Lightfoot urges Texas governor not to ship more migrants: “Your lack of consideration or coordination in an attempt to cause chaos and score political points has resulted in a critical tipping point in our ability to receive individuals and families in a safe, orderly, and dignified way,” said the mayor in the letter to Texas Gov. Greg Abbott, a Republican. POLITICO’s David Cohen reports.

A tenfold surge in migrants arriving in Chicago fuels crisis, aldermen told, as families sleep in police stations, by Tribune’s Nell Salzman

Police reports paint picture of April 14 violent disturbance in the Loop: “The police department has opened an internal investigation to probe allegations that officers failed to intervene after they saw a couple being attacked by a mob of teens. Sources have said the unruly gathering was exacerbated by a slow response from CPD leadership,” by Tribune’s Sam Charles and Rosemary Sobol.

New book examines two decades of city’s policing strategies, by WBEZ’s Chip Mitchell

Chicago is finally taking out toxic lead pipes when it replaces water mains, by Tribune’s Michael Hawthorne

40 years later, the Lee Elia tapes are just as enjoyable as ever — thanks to the ‘Grobber,’ by Tribune’s Paul Sullivan Here’s the famous Elia rant.

Cook County prosecutors take step to streamline evidence tracking in court system long plagued by delays, by Tribune’s Joe Mahr and Megan Crepeau

Muslim trustee from DuPage Township faces racist comments during public meeting, by Shanzeh Ahmad

Police investigating noose found on tree outside Naperville middle school, by Naperville Sun’s Suzanne Baker

Park Ridge-Niles District 64 taps Maine South’s Ben Collins as its next superintendent, by Pioneer Press’ Caroline Kubzansky

Chicago Pizza and Oven Grinder Co., which invented the pizza pot pie, is embroiled in a messy legal battle: The question of ownership is now in the court, reports Wall Street Journal’s Joe Barrett.

Maple & Ash restaurant accused of misusing federal pandemic relief aid for businesses, by WBEZ’s Dan Mihalopoulos

— Helene Gayle was installed as president of Spelman College on Friday. Gayle has been doing the job since last year. She previously was president and CEO of the Chicago Community Trust. Attending the event: former presidential adviser Valerie Jarrett, education advocate Barbara Bowman, Cleveland Avenue founder Don Thompson and Liz Thompson, Chicago Foundation for Women CEO Felicia Davis Blakley and journalist Derrick Blakley, Walgreens CEO Roz Brewer, Loop Capital CEO Jim Reynolds, Health Communities Foundation President Maria Pesqueira, Coleman Foundation President Shelley Davis and Trinity United Church pastor Otis Moss.

— Samantha Steele, the Cook County Board of Review commissioner, has received the “Assessment Administrator Specialist” designation by the International Association of Assessing Officers.

Inc. Magazine’s Female Founders 200 List includes Illinois entrepreneurs: SPAAN Tech CEO Smita Shah, Petite Plume CEO Emily Hikade, Asutra CEO Stephanie Morimoto and lulafit CEO Colleen Werner.

We asked which Chicago restaurants could team up with the state delegations for the Democratic National Convention.

And it was apparently just too much to think about except for assigning California delegates to California Pizza Kitchen.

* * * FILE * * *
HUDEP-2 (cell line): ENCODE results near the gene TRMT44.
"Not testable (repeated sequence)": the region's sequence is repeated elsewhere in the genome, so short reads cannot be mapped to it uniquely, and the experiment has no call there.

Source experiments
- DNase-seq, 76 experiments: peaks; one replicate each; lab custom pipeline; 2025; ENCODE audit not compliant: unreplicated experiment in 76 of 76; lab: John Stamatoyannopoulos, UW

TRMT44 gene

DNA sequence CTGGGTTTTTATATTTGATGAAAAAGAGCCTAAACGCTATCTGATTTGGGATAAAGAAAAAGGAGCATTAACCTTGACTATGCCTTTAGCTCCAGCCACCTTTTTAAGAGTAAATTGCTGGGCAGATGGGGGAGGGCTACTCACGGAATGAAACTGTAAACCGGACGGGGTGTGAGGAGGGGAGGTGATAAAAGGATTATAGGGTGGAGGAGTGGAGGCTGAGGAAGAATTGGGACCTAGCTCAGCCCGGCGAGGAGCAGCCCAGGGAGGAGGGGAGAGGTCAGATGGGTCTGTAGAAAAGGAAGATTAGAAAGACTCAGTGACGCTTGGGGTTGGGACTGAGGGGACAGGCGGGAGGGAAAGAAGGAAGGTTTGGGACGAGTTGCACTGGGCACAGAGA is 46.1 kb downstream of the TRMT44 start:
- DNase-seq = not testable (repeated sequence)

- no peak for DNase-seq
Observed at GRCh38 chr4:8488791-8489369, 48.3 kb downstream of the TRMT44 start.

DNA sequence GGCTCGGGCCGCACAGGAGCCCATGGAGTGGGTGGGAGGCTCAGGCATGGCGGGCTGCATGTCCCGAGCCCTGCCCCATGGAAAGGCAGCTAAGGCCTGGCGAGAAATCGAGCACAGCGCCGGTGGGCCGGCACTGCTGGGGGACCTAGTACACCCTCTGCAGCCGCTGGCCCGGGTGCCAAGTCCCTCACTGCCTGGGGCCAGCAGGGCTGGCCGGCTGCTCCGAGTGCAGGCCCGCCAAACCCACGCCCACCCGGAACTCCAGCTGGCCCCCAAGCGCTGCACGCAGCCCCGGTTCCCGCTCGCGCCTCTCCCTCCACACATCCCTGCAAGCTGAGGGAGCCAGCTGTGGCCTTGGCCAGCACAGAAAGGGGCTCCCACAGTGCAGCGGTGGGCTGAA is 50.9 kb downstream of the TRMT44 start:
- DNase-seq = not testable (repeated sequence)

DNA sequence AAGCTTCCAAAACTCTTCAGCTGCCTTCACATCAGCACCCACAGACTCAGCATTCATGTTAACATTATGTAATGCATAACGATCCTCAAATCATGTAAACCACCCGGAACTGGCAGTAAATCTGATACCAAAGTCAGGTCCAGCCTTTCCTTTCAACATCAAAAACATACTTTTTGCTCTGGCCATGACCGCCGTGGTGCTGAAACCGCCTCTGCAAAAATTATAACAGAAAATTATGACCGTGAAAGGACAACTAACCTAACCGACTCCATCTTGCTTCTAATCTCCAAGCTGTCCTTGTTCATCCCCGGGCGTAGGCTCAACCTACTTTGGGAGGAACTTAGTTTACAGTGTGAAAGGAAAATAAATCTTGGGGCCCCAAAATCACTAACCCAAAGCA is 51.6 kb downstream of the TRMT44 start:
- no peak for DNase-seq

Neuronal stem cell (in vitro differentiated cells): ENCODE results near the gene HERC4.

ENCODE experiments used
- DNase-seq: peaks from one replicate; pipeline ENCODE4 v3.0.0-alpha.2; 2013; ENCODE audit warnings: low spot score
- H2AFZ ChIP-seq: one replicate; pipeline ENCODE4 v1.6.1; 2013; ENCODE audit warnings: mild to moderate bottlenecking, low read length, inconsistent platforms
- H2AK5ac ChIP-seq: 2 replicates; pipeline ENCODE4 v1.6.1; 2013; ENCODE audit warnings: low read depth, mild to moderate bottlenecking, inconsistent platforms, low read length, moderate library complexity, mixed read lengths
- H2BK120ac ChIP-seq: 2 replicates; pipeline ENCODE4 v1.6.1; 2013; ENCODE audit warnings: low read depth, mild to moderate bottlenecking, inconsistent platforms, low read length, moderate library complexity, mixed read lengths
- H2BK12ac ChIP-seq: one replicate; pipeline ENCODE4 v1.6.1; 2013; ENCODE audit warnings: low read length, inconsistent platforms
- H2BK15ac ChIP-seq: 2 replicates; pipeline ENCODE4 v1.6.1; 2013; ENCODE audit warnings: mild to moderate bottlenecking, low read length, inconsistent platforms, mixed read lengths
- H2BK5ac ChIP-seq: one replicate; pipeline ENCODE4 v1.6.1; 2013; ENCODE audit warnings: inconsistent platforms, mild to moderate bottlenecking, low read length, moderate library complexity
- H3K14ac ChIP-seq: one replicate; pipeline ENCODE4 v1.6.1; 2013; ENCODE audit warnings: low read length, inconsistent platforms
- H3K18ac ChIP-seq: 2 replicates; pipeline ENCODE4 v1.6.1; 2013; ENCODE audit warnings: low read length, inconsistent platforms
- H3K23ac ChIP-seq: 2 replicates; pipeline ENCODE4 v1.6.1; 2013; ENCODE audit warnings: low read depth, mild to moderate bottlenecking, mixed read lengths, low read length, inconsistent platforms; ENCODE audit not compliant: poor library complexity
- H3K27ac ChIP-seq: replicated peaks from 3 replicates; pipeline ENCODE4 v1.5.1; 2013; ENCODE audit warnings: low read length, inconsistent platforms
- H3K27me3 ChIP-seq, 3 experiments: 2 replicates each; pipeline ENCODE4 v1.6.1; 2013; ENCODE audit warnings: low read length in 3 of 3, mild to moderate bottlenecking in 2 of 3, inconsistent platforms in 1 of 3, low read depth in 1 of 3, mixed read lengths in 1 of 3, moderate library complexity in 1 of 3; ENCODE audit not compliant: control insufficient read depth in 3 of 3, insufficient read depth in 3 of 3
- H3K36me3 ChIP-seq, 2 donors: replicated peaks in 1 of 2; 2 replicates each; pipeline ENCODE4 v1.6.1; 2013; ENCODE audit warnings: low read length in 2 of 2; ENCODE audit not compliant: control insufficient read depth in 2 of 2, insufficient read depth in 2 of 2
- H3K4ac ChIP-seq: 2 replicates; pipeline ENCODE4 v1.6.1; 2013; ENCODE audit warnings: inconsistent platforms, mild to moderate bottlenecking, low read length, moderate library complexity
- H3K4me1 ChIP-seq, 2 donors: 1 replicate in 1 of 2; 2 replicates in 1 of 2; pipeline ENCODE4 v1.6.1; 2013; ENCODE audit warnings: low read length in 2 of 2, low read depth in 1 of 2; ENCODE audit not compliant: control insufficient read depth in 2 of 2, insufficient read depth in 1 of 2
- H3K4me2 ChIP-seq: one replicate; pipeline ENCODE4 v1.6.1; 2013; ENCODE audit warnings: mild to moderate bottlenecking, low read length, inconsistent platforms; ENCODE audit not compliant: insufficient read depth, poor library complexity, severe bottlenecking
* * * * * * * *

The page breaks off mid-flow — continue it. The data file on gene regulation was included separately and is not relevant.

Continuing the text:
What under-the-radar issue could have an oversize role in Illinois’ 2024 election? Email [email protected]

President Joe Biden gave a hat tip Saturday at the White House Correspondents’ Association Dinner to the Chicago Black media outlets that shined a light on the Civil Rights movement when they published the open casket photos of Emmett Till.

“[It’s] a story of a nation’s reckoning with hate, violence, and the abuse of power,” Biden said in his after-dinner remarks in Washington.

“It’s a story that was seared into our memory and our conscience — the nation’s conscience — when Mrs. Till insisted that an open casket for her murdered and maimed 14-year-old son be the means by which he was transported. She said, ‘Let the people see what I’ve seen,’” Biden said.

“The reason the world saw what she saw was because of another hero in this story: the Black press. (Applause.) That’s a fact. Jet Magazine, the Chicago Defender, and other Black radio and newspapers were unflinching and brave in making sure America saw what she saw.”

Biden: ‘Journalism is not a crime,’ by POLITICO’s Kelly Garrity

Hispanic voters have soured on Biden. Now he needs to win them back, by POLITICO’s Marissa Martinez

How Jill Biden helped Joe get to yes on running for reelection at 80, by POLITICO’s Eugene Daniels

Under-the-radar issues that could shake up 2024, via POLITICO interviews with national political players visiting Chicago

— Sekile Nzinga, deputy chief of staff for the state’s Office of Equity, has left her position. Gov. JB Pritzker praised Nzinga, saying she “brought thoughtful dedication to her work and has shaped the Office of Equity into what it is — a one of a kind, nation-leading office dedicated to prioritizing equity and accountability across all levels of state government. I’m sad to see her go, but I know the impact of her work will be felt across the state for many years to come.”

May 10: A combined birthday party for state Sen. Kimberly Lightford, state Rep. Kam Buckner and political consultant Larry Luster will be held at Truth Lounge in Springfield from 7 p.m. to midnight.

FRIDAY’s ANSWER: Congrats to Ed Mazur for correctly answering that Macoupin County’s “Million Dollar Courthouse” took 40 years to see its debt paid off.

TODAY’s QUESTION: Where’ the Chicago memorial honoring Chinese Americans who served in the U.S. Armed Forces? Email [email protected]

State Rep. Harry Benton, former state Sen. Jason Barickman, former Commerce Secretary Penny Pritzker, Illinois Retail Merchants Association CEO Rob Karr, criminal prosecutor Christopher Pfannkuche, former Ald. Ike Carothers, nonprofits consultant Lisa Acker, politics wonk Liz Stark and Mayer Brown attorney Joe Seliga.



via Illinois Playbook https://ift.tt/vNLd2Bz

May 1, 2023 at 07:14AM